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Influence of Huang Lian Jie Du Decoction on Quorum Sensing System of Pseudomonas aeruginosa
Ping Wang, PhD;  Fei Xia, PhD;  Lihua Ye, MD;  Mingwei Zhang, RPh
Context • Pseudomonas aeruginosa (P aeruginosa) is an opportunistic and nosocomial, Gram-negative pathogen that is characteristic of quorum sensing (QS) modulation. QS inhibition (QSI) is considered to be a new approach to antimicrobial treatment that may reduce issues of antibiotic resistance. Traditional Chinese herbs have been recognized as a source of QSI. Objective • This study was intended to investigate whether the Huang Lian Jie Du decoction (HLJJD) possesses the ability to produce anti-QS activity. Design • P aeruginosa PAO1 was cultivated in the presence and absence of HLJDD or of the aqueous extracts of each of its 4 constituent herbs: Rhizoma coptidis (RC), Radix scutellariae (RS), Cortex phellodendri (CP), and Fructus gardeniae jasminoidis (FGJ). The minimum inhibitory concentrations (MICs) were found for the HLJDD or its 4 constituents through testing each for evidence of antibacterial activity at 3.13, 6.25, 2.5, 25, 50, 100, 200, and 400 mg/mL. Outcome Measures • QS-dependent virulence factors were analyzed at subminimum MICs (sub-MICs) for the HLJDD and its constituent herbs. The mRNA of the QS genes was also assessed by a quantitative real-time polymerase chain reaction. Results • The HLJDD exhibited the lowest MIC of 100 mg/mL, compared with MICs of 200 mg/mL for the RC and RS, 400 mg/mL for the CP, and more than 400 mg/mL for the FGJ. At the sub-MIC of 50 mg/mL for HLJDD, the results showed a significant reduction in pyocyanin pigment, elastolytic activity, proteolytic activity, biofilm formation, and bacterial motilities in the PAO1, without inhibiting the bacterial growth. The mRNA level of the P aeruginosa elastase gene (lasB) was also significantly reduced. The mRNA analysis also showed an increasing tendency for overexpressed QS genes when observed at sub-MICs. That inhibitory tendency was also observed in the sub-MICs of the constituent herbs in different degrees. Conclusions • The HLJDD showed the synergism of its 4 constituents against the growth of P aeruginosa and the QS-dependent virulence factors. Its anti-QS activity may interrupt the QS domination of the virulence factors of P aeruginosa downstream, leading to the overexpressed QS genes.
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Comparison Between Acupuncture and Biofeedback as Adjunctive Treatments for Primary Insomnia Disorder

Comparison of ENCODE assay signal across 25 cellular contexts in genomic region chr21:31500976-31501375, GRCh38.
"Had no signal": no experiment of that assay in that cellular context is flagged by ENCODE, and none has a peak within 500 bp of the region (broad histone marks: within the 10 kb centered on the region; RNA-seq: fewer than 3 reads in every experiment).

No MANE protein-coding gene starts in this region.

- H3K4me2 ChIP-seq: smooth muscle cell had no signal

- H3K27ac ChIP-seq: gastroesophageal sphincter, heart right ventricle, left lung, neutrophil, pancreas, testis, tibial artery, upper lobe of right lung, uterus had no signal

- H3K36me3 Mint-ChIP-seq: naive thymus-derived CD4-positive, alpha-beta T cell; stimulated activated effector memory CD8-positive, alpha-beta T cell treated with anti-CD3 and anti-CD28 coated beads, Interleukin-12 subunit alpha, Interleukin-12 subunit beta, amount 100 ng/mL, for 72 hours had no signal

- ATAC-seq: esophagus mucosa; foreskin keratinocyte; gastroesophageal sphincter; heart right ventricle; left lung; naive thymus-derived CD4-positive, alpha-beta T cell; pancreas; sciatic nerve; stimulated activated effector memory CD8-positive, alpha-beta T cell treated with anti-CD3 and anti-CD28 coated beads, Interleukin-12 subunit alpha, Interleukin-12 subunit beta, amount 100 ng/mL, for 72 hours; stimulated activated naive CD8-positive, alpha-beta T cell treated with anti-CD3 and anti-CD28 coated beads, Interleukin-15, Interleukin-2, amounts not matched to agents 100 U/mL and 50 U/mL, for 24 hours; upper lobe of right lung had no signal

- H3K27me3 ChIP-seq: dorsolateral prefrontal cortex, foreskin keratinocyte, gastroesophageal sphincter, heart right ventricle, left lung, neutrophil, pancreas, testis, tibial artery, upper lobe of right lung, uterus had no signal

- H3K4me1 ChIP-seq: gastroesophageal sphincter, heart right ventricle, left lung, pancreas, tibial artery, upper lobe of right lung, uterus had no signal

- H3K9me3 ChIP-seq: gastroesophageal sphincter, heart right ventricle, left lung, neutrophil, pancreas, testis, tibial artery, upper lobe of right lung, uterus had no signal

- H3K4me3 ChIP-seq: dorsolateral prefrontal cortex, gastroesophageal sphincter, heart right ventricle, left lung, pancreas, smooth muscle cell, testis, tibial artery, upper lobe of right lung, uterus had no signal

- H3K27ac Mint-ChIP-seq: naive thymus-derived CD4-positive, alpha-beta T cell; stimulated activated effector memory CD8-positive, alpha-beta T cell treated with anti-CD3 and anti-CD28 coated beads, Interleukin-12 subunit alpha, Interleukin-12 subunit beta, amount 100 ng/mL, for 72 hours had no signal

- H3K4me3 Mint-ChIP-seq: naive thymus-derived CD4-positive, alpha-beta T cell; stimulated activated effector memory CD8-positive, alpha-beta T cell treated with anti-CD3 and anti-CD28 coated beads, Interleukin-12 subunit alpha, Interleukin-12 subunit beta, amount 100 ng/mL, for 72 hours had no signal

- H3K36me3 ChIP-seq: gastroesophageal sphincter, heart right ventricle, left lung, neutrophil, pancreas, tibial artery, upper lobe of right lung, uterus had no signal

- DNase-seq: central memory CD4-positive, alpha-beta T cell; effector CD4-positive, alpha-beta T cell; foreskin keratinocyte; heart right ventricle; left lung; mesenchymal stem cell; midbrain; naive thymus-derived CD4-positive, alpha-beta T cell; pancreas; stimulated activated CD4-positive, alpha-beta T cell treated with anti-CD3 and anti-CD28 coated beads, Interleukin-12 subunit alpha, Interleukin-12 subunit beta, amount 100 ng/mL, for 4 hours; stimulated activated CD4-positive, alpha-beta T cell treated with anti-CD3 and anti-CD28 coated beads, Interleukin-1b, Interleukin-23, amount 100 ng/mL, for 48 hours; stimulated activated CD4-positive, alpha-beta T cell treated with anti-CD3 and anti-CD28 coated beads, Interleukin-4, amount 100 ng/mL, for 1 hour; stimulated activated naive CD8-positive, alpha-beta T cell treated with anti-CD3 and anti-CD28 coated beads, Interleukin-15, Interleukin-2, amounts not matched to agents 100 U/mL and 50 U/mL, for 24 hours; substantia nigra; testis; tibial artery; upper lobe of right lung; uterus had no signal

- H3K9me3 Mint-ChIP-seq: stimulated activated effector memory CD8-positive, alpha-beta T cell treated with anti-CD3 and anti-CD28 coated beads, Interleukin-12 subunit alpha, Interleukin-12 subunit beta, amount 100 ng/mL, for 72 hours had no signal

Hsien-Te Huang, MS, MD;  Shang-Lun Lin, MD;  Chi-Hung Lin, MS, MD;  Dong-Sheng Tzeng, MD, PhD
Context • Insomnia affects from 5% to 35% of the general population worldwide. Primary insomnia disorder is the most frequently diagnosed, sleep-related disorder. Pharmacological treatments remain the most widely used treatments for insomnia. Nonpharmacological treatments for primary insomnia disorder have been found to be effective. Objective • This study intended to determine the appropriateness of acupuncture and biofeedback as adjuncts to medication for primary insomnia disorder. Design • The research team designed a randomized, controlled study. Setting • The study took place in a psychosomatic clinic at a regional general hospital in southern Taiwan. Participants • Participants were patients at the clinic with primary insomnia disorder who had never received prior hypnotic medication or alternative treatments. Intervention • All participants received 10 mg of zolpidem. The participants were divided into 3 groups: (1) acupuncture adjunctive to zolpidem (AAZ) group—18 patients received 1 acupuncture session weekly; (2) biofeedback adjunctive to zolpidem (BAZ) group—17 patients received 1 biofeedback session weekly; and (3) control (OZ) group—14 patients received only zolpidem. Patients visited the clinic 1 ×/wk for 4 wk, at baseline and on days 7, 14, and 21 of the intervention. Outcome Measures • The Pittsburgh Sleep Quality Index (PSQI) was used to measure outcomes. Treatment success was defined as a final PSQI score of =5. The generalized estimating equation (GEE) was used for statistical analysis. Results • Using analysis of variance, the reduction in the PSQI scores were (1) 3.72 for the AAZ group, (2) 2.00 for the BAZ group, and (3) 2.29 for the OZ group (P = .28). The GEE analysis indicated no differences in the therapeutic effects among the 3 groups: P = .37 for the AAZ group vs the OZ group and P = .07 for the BAZ group vs the OZ group, when the PSQI of the OZ group was set to 0. The AAZ group had a significantly higher score than the OZ group for the sleep duration domain (B = 3.01, P < .001), whereas the BAZ group had a significantly higher score than the OZ group on the sleep disturbance domain (B = 6.78, P < .001). Higher scores indicate more difficulty in a domain. Conclusions • The change in the PSQI score and the success rate were better in the acupuncture group. The heterogeneity in primary insomnia disorder might mean that different therapeutic compositions are needed.